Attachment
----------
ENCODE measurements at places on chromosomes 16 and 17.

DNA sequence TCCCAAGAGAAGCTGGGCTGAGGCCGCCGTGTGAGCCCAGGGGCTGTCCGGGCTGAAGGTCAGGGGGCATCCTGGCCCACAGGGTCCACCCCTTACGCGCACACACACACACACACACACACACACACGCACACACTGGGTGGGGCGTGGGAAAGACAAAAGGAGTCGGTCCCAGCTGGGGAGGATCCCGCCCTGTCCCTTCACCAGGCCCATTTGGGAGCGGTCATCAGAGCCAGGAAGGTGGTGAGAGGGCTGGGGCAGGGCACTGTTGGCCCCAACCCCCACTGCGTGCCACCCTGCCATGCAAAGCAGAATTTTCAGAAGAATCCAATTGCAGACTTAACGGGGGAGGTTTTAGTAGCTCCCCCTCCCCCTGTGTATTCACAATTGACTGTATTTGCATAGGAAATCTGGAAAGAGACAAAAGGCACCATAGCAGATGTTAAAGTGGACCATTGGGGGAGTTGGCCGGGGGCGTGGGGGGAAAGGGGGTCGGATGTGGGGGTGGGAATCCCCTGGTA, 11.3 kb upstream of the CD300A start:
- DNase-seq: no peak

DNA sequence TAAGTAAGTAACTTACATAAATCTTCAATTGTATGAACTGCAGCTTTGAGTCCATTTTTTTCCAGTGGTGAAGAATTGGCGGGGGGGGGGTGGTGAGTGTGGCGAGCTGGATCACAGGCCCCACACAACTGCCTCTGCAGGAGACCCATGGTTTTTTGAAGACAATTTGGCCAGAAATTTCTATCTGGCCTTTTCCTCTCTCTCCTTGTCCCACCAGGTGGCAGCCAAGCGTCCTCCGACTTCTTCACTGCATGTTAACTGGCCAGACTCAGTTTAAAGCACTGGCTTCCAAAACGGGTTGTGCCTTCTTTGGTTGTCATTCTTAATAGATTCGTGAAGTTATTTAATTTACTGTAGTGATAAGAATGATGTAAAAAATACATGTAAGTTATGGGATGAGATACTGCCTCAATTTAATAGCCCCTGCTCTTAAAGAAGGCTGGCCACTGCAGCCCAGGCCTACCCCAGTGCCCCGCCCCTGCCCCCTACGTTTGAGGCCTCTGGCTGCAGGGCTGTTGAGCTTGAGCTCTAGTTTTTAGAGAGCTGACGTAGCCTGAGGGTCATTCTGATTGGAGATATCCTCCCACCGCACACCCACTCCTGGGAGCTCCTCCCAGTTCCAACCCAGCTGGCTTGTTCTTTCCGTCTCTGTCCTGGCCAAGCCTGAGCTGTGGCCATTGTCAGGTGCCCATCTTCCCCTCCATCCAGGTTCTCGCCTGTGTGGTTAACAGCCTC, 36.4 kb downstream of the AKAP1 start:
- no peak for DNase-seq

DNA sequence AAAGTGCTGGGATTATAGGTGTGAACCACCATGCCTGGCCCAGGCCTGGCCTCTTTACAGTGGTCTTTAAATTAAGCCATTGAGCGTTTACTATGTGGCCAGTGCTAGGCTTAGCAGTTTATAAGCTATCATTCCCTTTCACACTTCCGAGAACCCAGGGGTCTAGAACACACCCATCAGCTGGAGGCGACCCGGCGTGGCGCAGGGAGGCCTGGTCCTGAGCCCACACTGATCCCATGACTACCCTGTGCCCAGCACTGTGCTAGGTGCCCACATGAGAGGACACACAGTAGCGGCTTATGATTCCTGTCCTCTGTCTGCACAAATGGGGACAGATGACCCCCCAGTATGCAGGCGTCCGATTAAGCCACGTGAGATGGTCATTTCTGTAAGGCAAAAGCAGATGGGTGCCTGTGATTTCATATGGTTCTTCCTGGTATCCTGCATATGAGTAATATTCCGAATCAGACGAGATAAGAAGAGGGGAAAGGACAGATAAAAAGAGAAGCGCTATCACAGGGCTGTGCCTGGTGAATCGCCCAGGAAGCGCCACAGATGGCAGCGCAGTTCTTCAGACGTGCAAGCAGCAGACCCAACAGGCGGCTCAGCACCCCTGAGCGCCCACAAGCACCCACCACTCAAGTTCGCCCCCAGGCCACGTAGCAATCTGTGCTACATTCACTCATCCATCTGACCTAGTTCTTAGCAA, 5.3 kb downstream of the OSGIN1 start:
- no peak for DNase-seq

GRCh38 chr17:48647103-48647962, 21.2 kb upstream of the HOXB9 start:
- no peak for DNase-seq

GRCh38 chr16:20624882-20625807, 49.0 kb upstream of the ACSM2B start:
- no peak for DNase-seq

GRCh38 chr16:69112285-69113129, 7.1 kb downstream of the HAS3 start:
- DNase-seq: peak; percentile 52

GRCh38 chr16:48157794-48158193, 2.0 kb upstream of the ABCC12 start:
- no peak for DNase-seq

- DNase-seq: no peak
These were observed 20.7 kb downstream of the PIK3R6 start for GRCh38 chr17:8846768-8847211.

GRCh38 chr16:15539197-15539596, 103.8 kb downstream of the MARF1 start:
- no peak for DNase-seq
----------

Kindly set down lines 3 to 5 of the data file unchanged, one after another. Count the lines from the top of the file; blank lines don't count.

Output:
- DNase-seq: no peak

DNA sequence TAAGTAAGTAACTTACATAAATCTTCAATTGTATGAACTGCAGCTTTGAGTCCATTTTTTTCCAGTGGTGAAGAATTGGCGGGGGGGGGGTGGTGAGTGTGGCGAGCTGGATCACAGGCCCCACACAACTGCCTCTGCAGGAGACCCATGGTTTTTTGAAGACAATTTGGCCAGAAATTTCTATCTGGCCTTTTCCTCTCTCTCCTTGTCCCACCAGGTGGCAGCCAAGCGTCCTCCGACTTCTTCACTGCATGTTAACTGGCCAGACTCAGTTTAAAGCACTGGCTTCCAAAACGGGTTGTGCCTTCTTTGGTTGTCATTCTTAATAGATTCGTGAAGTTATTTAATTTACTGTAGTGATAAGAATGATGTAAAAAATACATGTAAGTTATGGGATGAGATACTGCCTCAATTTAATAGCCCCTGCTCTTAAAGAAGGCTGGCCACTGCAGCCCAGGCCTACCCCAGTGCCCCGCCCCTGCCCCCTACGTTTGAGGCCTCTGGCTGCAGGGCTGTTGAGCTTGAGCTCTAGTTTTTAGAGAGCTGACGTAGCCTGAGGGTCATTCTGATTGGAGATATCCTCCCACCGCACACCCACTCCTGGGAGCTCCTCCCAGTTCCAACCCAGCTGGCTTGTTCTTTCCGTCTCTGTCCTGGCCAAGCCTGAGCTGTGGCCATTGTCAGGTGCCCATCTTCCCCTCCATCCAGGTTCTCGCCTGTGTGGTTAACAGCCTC, 36.4 kb downstream of the AKAP1 start:
- no peak for DNase-seq